crust

[kruhst]

noun

verb (used with object)

to cover with or as with a crust; encrust.
to form (something) into a crust.

verb (used without object)

to form or contract a crust.
to form into a crust.

Nearby words

  1. crusher,
  2. crushing,
  3. crushproof,
  4. crusie,
  5. crusoe,
  6. crustacea,
  7. crustacean,
  8. crustaceous,
  9. crustal,
  10. crustal plate

Origin of crust

1275–1325; Middle English < Anglo-French, Old French cruste, croste < Latin crusta hard coating, crust

Related formscrust·less, adjectivein·ter·crust, verb (used with object)un·der·crust, noun

Dictionary.com Unabridged Based on the Random House Unabridged Dictionary, © Random House, Inc. 2019


British Dictionary definitions for continental crust

continental crust

noun

geology that part of the earth's crust that underlies the continents and continental shelves

crust

noun

  1. the hard outer part of bread
  2. a piece of bread consisting mainly of this
the baked shell of a pie, tart, etc
any hard or stiff outer covering or surfacea crust of ice
the solid outer shell of the earth, with an average thickness of 30–35 km in continental regions and 5 km beneath the oceans, forming the upper part of the lithosphere and lying immediately above the mantle, from which it is separated by the Mohorovičić discontinuitySee also sial, sima
the dry covering of a skin sore or lesion; scab
a layer of acid potassium tartrate deposited by some wine, esp port, on the inside of the bottle
the hard outer layer of such organisms as lichens and crustaceans
slang impertinence
British, Australian and NZ slang a living (esp in the phrase earn a crust)

verb

to cover with or acquire a crust
to form or be formed into a crust

Word Origin for crust

C14: from Latin crūsta hard surface, rind, shell

Collins English Dictionary - Complete & Unabridged 2012 Digital Edition © William Collins Sons & Co. Ltd. 1979, 1986 © HarperCollins Publishers 1998, 2000, 2003, 2005, 2006, 2007, 2009, 2012

Word Origin and History for continental crust
Online Etymology Dictionary, © 2010 Douglas Harper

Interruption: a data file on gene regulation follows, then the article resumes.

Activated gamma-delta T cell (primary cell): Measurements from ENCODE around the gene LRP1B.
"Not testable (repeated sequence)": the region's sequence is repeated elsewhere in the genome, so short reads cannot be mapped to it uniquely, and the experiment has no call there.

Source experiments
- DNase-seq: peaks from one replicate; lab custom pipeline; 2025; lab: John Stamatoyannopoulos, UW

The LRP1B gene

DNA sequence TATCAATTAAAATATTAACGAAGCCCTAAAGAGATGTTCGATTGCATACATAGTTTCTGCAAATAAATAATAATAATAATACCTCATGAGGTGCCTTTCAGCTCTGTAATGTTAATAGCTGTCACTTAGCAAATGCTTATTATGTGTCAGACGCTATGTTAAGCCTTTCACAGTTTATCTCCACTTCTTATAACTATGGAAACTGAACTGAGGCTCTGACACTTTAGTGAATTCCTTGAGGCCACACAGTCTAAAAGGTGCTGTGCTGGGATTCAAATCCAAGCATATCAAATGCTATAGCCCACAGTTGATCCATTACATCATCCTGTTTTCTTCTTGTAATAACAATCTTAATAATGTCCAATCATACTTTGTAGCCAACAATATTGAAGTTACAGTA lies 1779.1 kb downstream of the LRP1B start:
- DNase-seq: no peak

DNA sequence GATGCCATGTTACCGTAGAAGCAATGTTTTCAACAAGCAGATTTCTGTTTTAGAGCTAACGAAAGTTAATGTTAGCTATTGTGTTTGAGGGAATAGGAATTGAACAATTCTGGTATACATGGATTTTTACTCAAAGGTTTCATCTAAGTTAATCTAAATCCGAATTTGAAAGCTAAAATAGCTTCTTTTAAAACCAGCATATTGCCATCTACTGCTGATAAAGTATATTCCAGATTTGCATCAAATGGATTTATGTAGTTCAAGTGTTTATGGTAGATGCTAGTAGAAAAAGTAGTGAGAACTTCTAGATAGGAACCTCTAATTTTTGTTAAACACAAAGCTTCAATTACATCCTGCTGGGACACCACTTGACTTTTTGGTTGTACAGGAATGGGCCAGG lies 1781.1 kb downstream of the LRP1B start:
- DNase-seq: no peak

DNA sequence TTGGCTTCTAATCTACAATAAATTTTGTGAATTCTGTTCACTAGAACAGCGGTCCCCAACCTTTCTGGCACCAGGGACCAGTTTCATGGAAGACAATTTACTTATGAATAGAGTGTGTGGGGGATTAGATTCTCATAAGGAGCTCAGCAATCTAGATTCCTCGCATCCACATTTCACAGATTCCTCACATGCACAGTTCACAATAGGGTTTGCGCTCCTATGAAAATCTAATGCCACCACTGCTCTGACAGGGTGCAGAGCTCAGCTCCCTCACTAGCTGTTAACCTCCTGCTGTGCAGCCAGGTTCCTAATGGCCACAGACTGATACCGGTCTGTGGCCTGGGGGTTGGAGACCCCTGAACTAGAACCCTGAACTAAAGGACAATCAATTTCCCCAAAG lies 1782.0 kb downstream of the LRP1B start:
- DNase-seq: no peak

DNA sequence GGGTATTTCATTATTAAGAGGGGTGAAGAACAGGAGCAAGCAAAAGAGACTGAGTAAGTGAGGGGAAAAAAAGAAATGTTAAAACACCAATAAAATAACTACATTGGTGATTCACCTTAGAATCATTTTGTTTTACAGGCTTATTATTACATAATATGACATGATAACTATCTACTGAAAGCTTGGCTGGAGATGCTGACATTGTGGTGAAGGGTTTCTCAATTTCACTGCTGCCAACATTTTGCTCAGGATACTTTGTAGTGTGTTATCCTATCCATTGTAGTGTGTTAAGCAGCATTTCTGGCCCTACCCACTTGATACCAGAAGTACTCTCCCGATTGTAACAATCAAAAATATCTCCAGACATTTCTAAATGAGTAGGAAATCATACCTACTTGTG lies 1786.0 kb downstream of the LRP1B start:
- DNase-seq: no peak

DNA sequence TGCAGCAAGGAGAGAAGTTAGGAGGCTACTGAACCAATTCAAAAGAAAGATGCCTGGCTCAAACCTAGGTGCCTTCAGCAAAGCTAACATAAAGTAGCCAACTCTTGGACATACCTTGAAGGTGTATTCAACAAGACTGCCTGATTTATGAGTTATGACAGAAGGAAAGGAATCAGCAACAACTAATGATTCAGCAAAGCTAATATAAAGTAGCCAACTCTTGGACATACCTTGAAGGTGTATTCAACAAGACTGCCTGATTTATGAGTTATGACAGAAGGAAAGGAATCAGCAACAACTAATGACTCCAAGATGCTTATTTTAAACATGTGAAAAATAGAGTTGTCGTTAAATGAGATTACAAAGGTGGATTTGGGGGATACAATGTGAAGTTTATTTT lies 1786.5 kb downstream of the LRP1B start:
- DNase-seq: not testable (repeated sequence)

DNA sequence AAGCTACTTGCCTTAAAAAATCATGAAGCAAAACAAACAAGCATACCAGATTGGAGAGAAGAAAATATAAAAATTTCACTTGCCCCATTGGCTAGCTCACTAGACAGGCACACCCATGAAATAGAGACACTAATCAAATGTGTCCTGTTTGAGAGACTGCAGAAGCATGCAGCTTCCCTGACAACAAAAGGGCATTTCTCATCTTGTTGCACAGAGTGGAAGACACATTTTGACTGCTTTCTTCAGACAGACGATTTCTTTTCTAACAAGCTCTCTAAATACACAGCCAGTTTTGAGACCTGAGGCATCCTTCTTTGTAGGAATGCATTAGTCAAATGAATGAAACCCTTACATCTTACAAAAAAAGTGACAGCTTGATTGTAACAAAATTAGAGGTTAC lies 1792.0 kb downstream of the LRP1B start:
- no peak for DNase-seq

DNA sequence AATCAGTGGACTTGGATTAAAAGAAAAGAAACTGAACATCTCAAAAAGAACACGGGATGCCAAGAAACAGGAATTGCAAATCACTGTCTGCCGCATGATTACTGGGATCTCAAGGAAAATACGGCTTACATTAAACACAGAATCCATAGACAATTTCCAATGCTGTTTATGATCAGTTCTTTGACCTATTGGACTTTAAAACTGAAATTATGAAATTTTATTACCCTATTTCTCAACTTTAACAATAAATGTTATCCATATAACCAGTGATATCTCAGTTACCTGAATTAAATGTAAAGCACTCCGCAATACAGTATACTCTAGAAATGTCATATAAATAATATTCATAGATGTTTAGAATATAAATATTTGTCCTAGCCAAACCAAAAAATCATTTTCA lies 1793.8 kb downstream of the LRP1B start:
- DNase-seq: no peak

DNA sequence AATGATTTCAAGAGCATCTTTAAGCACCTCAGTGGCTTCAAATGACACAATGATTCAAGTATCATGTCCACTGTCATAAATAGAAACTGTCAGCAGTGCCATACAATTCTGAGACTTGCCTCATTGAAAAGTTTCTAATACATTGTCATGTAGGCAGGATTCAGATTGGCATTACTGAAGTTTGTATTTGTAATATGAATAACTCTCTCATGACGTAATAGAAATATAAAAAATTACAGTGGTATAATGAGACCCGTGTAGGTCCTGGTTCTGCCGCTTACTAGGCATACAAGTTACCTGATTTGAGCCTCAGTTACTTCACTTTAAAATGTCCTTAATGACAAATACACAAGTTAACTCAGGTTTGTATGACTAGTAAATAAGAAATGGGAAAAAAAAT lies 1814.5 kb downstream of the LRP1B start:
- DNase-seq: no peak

Medicine definitions for continental crust

crust

[krŭst]

n.

A hard, crisp covering or surface.
An outer layer or coating formed by the drying of a bodily exudate such as pus or blood; a scab.

v.

To cover with, become covered with, or harden into a crust.

The American Heritage® Stedman's Medical Dictionary Copyright © 2002, 2001, 1995 by Houghton Mifflin Company. Published by Houghton Mifflin Company.

Science definitions for continental crust

continental crust

[kŏn′tə-nĕntl]

See under crust.

crust

[krŭst]

The solid, outermost layer of the Earth, lying above the mantle.♦ The crust that includes continents is called continental crust and is about 35.4 to 70 km (22 to 43.4 mi) thick. It consists mostly of rocks, such as granites and granodiorites, that are rich in silica and aluminum, with minor amounts of iron, magnesium, calcium, sodium, and potassium.♦ The crust that includes ocean floors is called oceanic crust and is about 4.8 to 9.7 km (3 to 6 mi) thick. It has a similar composition to that of continental crust, but has higher concentrations of iron, magnesium, and calcium and is denser than continental crust. The predominant type of rock in oceanic crust is basalt.
The American Heritage® Science Dictionary Copyright © 2011. Published by Houghton Mifflin Harcourt Publishing Company. All rights reserved.

Culture definitions for continental crust

crust

In geology, the outermost layer of the Earth. It overlies the mantle.

Note

The crust includes the continents and the ocean bottom and is generally estimated to be about five to twenty-five miles thick.

Note

The crust is made from relatively lightweight rocks that floated to the surface when the Earth was molten early in its history.

The New Dictionary of Cultural Literacy, Third Edition Copyright © 2005 by Houghton Mifflin Harcourt Publishing Company. Published by Houghton Mifflin Harcourt Publishing Company. All rights reserved.

Idioms and Phrases with continental crust

crust

see upper crust.

The American Heritage® Idioms Dictionary Copyright © 2002, 2001, 1995 by Houghton Mifflin Harcourt Publishing Company. Published by Houghton Mifflin Harcourt Publishing Company.